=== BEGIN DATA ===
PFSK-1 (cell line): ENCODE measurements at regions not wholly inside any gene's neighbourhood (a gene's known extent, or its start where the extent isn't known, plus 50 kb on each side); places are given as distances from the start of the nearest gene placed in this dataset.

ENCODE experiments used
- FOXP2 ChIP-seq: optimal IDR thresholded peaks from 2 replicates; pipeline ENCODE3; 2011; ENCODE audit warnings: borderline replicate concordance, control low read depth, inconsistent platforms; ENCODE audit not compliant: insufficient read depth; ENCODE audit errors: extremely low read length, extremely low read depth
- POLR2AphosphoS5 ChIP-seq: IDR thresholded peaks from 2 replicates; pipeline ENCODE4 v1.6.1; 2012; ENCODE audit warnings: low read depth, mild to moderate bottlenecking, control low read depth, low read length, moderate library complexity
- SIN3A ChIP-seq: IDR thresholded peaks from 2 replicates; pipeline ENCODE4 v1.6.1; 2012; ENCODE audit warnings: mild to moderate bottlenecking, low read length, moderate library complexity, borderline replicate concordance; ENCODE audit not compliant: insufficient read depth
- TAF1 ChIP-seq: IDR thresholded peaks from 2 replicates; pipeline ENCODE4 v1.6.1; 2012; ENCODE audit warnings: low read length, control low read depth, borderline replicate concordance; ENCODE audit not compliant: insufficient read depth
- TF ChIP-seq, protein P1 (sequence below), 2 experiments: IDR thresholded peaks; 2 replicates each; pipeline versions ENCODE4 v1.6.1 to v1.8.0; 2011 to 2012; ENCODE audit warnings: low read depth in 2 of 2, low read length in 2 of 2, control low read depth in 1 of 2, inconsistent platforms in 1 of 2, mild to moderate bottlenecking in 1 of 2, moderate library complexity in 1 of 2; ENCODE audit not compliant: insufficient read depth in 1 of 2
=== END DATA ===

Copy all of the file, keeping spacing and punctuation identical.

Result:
PFSK-1 (cell line): ENCODE measurements at regions not wholly inside any gene's neighbourhood (a gene's known extent, or its start where the extent isn't known, plus 50 kb on each side); places are given as distances from the start of the nearest gene placed in this dataset.

ENCODE experiments used
- FOXP2 ChIP-seq: optimal IDR thresholded peaks from 2 replicates; pipeline ENCODE3; 2011; ENCODE audit warnings: borderline replicate concordance, control low read depth, inconsistent platforms; ENCODE audit not compliant: insufficient read depth; ENCODE audit errors: extremely low read length, extremely low read depth
- POLR2AphosphoS5 ChIP-seq: IDR thresholded peaks from 2 replicates; pipeline ENCODE4 v1.6.1; 2012; ENCODE audit warnings: low read depth, mild to moderate bottlenecking, control low read depth, low read length, moderate library complexity
- SIN3A ChIP-seq: IDR thresholded peaks from 2 replicates; pipeline ENCODE4 v1.6.1; 2012; ENCODE audit warnings: mild to moderate bottlenecking, low read length, moderate library complexity, borderline replicate concordance; ENCODE audit not compliant: insufficient read depth
- TAF1 ChIP-seq: IDR thresholded peaks from 2 replicates; pipeline ENCODE4 v1.6.1; 2012; ENCODE audit warnings: low read length, control low read depth, borderline replicate concordance; ENCODE audit not compliant: insufficient read depth
- TF ChIP-seq, protein P1 (sequence below), 2 experiments: IDR thresholded peaks; 2 replicates each; pipeline versions ENCODE4 v1.6.1 to v1.8.0; 2011 to 2012; ENCODE audit warnings: low read depth in 2 of 2, low read length in 2 of 2, control low read depth in 1 of 2, inconsistent platforms in 1 of 2, mild to moderate bottlenecking in 1 of 2, moderate library complexity in 1 of 2; ENCODE audit not compliant: insufficient read depth in 1 of 2